• Peacetime Hero (Sullivan) Jim’s distinctive contributions to the FJ catalog were sophisticated musical structures and politically attuned lyrics. Here he puts himself into the mind of a killer who can find no other way to have a place in society. For years after Jim’s departure, this remained in the FJ repertoire. JS, rhythm guitar, vocal; MP, bass; DH, lead guitar.
  • Little Cries (Hubley) Where Ken’s lyrics went in search of upstanding women and Jim’s took on the political right wing, I was negotiating the tangled politics of the bedroom (not to mention tangled contortions in guitar chording). This was the first song I wrote for the FJ. DH, 12-string guitar, vocal; JS, sax and backing vocal; MP, bass and backing vocal.
  • Fashion Jungle Theme (Hubley-Piscopo-Reynolds-Sullivan) See “Dumb Models.” Untangling the roots of this song is no mean feat, but I will say that (a) KR and I liked the conga-line rhythm because Curly Howard of the Three Stooges was so funny dancing to it (b) we all liked to make fun of disco and (c) we thought that high-speed ska was the coolest beat ever. Why we felt we needed a theme song is a whole other question. DH, guitar; JS, sax; MP, bass.

“Dumb Models” and “Fashion Jungle Theme” copyright 2011 by Douglas Hubley, Michael Piscopo, Kenneth Reynolds, James Sullivan. “Peacetime Hero” copyright 1981 by James Sullivan. “Little Cries” copyright 1981 by Douglas Hubley. All rights reserved.

*Marketing slogan for the Downtown Lounge.

Text copyright © 2012 by Douglas L. Hubley. All rights reserved.

We’ll Be Your Mirrors

The Mirrors at the Downtown Lounge, 1980.

The Mirrors at the Downtown Lounge, 1980. From left: Jim Sullivan, Mike Piscopo, Chris Hanson, Doug Hubley. Concealed by Chris is drummer Ken Reynolds. Photographer unknown.

In music, as in so many other things, I can’t make up my mind.

In virtually every style* of music I hear, I hear something to like**.

And because I want to play music that I want to hear, my stylistic promiscuity has been a problem over the years. Not all listeners, or bandmates, are as restless as I am. And in any case, extreme eclecticism is difficult to pull off. It requires strong chops, discerning taste and the kind of musical personality that can unify disparate influences. (Well, one out of three is better than none: I have pretty good taste.)

My current band, Day for Night, plays only country — but when we were starting out, in the mid-2000s, we had a country set and a bossa nova set. Because it took me about two months, on average, to work out a new bossa nova song (lacking the strong chops, you see) the set became stale and we got realistic and bagged it. I don’t know where we ever could have performed a night of bossa nova and country, anyway.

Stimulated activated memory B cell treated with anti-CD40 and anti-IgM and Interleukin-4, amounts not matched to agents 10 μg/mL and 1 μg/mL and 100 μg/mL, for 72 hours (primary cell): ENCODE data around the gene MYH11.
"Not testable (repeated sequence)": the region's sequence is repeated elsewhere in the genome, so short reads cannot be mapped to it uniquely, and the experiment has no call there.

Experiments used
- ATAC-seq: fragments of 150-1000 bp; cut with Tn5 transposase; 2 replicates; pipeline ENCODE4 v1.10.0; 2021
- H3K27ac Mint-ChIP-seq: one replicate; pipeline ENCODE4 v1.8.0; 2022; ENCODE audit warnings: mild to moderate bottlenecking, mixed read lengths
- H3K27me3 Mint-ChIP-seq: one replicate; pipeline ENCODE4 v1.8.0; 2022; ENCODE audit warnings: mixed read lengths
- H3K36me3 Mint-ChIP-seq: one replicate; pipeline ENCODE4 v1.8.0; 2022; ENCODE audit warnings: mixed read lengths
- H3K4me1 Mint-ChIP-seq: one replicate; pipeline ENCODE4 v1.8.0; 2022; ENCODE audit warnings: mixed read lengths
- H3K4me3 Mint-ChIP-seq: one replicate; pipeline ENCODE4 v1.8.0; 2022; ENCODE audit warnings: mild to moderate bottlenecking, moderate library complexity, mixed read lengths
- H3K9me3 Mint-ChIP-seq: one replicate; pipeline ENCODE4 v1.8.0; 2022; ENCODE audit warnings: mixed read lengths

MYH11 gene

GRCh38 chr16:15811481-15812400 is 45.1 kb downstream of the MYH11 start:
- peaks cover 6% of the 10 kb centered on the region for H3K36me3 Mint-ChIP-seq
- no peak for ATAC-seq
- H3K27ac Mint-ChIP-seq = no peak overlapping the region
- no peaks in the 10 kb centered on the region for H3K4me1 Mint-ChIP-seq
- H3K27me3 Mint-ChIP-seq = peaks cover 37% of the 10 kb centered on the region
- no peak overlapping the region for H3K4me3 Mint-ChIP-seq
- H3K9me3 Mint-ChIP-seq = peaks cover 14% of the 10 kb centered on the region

But back in the day I wasn’t so sensible. The Mirrors, my first somewhat professional band, had the eclecticism problem about as bad as could be. The arc of a typical Mirrors performance was reasonable enough, starting out blue and quiet, ending red and electric. But in between we veered all over the map.

A Mirrors set list from 1980, handwritten by Ken Reynolds (click to embiggen). Hubley Archives.

The set list at right, from 1980, will give you some idea. It includes:

  • Country songs by Gram Parsons with Emmylou Harris and the Flying Burrito Bros., Hank Williams, George Jones, Don Williams, Patsy Cline, Asleep at the Wheel
  • Blues and R&B by Bonnie Raitt, Bessie Smith, Elvis Presley, the Clovers, Otis Redding
  • Vintage pop and rock by Presley, the Searchers, Carl Perkins, the Rolling Stones, ? and the Mysterians, the Ventures, the Monkees, Bobby Troupe, Johnny Rivers, the Rascals, Bo Diddley
  • Then-contemporary rock by the Fabulous Poodles (their interpretation of the Everly Brothers’ “Man With Money”), Elvis Costello, Robin Lane and the Chartbusters, the Specials, the English Beat (their version of Smokey Robinson’s “Tears of a Clown”), Madness, Pat Benatar, Graham Parker
  • And songs by the Velvet Underground, Richard Thompson, Jimmy Cliff and Frank Sinatra.

All that jumping around, in addition to a penchant for instrument-swapping that seriously slowed the pace, must have made some early Mirrors performances exasperating. I still cringe at the memory of taking long minutes to retune the guitars to the Farfisa rock organ for the sake of one or two songs. I also remember someone’s graffiti in the men’s room of the original Downtown Lounge, in the Plaza Hotel: “The Mirrors suck.”